From a time perspective, something had to give — and the main casualty was the Linkfest. It was a huge timesuck, and I have been using the hours on other (hopefully more) productive projects.
However, I continue to see very interesting articles that many people have likely missed. This is not meant to be an exhaustive list or even a narrative — its actually kinda random.
No time for a full fest, but (but enough Ben Steinery!) here’s a quick flavor of what you may have overlooked:
INVESTING & TRADING
• Nasty, brutish and short (Economist on shortselling)
• Mail Delivery as Economic Bellwether (Portfolio)
• Sentiment read: Are We Too Gloomy? (TBP)
• Bye, Bubble? The Price of Oil May Be Peaking (Barron’s)
MonoDuoline Downgrade Fallout: Muni Prices, MBIA Collateral (naked capitalism)
-Lean-and-Mean Is Paying Off for the Economy (BusinessWeek)
-BW: 10.8 million jobs is trivial? (CEO Economic Update)
• Profits Plunge, Buybacks Don’t (Floyd Norris)
• New Crisis Threatens Healthy Banks (Washington Post)
• President Bush was inaugurated 7.5 years ago — and S&P500 returns are negative since (Angry Bear)
• Yes, We Will Have No Bananas (NYT)
• Podcast: China is a Giant Pac-Man (Disciplined Investor)
• What Happens if We’re Wrong? (Peter Bernstein, NYT)
Better title: What Happens WHEN We’re Wrong?
• I did a long radio interview for World Affairs Monthly Interview covering, well,just about everything: Insanity Distilled.
• CEO Economic Outlook Index (Business Roundtable)
• What Conspiracy? (TBP)
• The Real Cost of Living Index: 9.5% (Telegraph)
• The Economy Why It’s Worse Than You Think (Newsweek)
• Fed’s Bear Stearns Books Look Prime for Cooking (Bloomberg)
• Walter Bagehot Was Wrong James Grant of the Fed (NY Sun)
• Market Has Irrational Expectations for the Fed (Bloomberg)
• Anatomy of a Meltdown: The Credit Crisis 3 part series (Washington Post)
• The FHA Time Bomb (WSJ)
• Did Bank of America write the Dodd bailout bill? (LA Times)
• Subprime Mortgages: What, Where, and to Whom? (Federal Reserve Board)
• The Case (Almost) for Drilling (Slate)
• Smart, funny, blond and British: Video: What’s not to love about Lara Logan? (Daily Show)
TECHNOLOGY & SCIENCE
• Healthy Returns – How to Live Longer (Barron’s)
• Plastics unite to make unexpected ‘metal’ (New Scientist)
• How to Talk to a Climate Skeptic (Gristmill)
• AT&T hedges bets, advertises iPhone 3G "real world" speeds of 1.4Mbps (GMSV); See also iPhone running Windows XP (ZD)
• Water-fuel car unveiled in Japan (Video)
• Diamonds on Demand (Smithsonian magazine)
• Thank goodness! — Guzzling coffee may cut heart disease (New Scientist)
• And the Survey Says… The surprisingly accurate Family Feud surveys (free WSJ)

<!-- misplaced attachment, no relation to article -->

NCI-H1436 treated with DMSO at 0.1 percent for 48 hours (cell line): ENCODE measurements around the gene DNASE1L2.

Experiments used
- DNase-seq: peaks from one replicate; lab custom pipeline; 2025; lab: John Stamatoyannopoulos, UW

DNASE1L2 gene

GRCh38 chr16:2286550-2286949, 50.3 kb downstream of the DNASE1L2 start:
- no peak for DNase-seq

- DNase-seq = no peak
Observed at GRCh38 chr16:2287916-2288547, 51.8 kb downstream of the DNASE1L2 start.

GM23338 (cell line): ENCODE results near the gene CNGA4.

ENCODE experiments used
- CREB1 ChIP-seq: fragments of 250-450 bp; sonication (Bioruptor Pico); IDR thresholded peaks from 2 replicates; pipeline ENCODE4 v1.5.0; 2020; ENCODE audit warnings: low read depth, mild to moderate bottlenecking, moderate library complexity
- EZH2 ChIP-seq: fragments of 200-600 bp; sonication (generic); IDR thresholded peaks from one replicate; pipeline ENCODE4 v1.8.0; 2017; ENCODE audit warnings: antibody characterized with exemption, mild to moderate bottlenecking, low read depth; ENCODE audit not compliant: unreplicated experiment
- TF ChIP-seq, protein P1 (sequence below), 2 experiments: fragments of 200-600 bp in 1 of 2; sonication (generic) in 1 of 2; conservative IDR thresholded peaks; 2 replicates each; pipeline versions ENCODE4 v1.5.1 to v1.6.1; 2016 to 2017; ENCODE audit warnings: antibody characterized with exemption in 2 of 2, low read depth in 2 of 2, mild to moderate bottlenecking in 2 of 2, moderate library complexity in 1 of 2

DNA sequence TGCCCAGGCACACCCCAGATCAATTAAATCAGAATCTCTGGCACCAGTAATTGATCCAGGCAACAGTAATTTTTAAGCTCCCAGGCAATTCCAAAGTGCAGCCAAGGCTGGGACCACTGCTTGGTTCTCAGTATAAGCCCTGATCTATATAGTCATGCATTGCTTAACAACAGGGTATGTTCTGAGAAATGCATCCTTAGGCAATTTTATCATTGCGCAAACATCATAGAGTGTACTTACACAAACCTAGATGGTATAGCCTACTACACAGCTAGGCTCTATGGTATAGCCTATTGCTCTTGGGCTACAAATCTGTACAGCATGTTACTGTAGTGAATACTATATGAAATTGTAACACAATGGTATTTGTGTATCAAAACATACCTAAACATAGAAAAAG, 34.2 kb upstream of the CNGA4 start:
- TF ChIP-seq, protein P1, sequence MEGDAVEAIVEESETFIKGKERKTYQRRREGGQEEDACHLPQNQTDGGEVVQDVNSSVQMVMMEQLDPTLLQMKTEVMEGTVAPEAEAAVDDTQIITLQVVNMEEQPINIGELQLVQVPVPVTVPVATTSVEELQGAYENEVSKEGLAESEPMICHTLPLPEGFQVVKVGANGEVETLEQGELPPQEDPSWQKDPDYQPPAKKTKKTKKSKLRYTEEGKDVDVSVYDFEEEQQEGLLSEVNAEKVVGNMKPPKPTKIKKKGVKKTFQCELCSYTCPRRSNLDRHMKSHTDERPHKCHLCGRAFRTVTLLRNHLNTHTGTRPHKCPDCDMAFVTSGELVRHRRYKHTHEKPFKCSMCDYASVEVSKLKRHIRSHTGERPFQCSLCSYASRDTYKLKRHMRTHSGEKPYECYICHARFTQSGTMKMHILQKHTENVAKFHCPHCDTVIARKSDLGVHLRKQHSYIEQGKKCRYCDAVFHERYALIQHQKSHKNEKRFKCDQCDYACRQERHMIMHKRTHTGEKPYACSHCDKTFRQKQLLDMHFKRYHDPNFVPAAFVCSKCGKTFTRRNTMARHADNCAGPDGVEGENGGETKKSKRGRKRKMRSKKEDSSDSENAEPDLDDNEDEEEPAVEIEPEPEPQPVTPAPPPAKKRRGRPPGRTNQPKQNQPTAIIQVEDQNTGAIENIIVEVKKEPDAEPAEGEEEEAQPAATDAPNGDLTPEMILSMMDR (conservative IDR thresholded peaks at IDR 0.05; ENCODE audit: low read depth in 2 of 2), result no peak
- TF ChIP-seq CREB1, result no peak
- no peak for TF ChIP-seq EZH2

• Ben Stein’s Expelled Exposed: a case study in antiscience propaganda (Scientific American)
• Heavyweight physics prof weighs into climate/energy scrap (The Register)
MUSIC BOOKS MOVIES TV FUN!
• Steely Dan, one of the most interesting bands in America, is on Tour (TBP)
• Success Story 2: Review of The Pixar Touch (NYT Review of Books)
• Music blogs’ network effect (Fortune)
• So much for Big Music’s plans for "360" (Silicon Alley Insider)
• Copyright and the World’s Most Popular Song (Research)
• How to Nap (Boston Globe)
Got a comment, suggestion, link idea? Or do you just have
something on your mind? The linkfest loves to get email! If you’ve got something to say, send email to thebigpicture [AT] optonline [DOT] net.
Fascinating stuff: Little Denmark, with its five-and-a-half million people, is the happiest country in the world, says a study done by an English University. 60 Minutes reports why the Danes are so happy and explores why the U.S. is way down the list.
See also this study:
Center for Research in Economics, Management and the Arts, May 2008
And The Happiest Place On Earth Is…
Morley Safer On Why The Danes Are Considered The Happiest People On Earth
60 Minutes, June 15, 2008
Interesting interview with George Soros:
WSJ: You argue that the crises we’ve experienced in the past 25 years have been, in retrospect, "testing events" that convince us the system is stable, encourage us to take even bigger risks, leading to one, cataclysmic collapse. Could this be just another testing event?
Mr. Soros: Each time the authorities saved us, that reinforced the belief that markets are self-correcting. Each time when you bail out the economy, you need to find a new motor, a new source of credit and a new instrument that allows for the credit expansion. [It's] difficult to imagine what you can do when you are already lending effectively 100% on inflated house prices.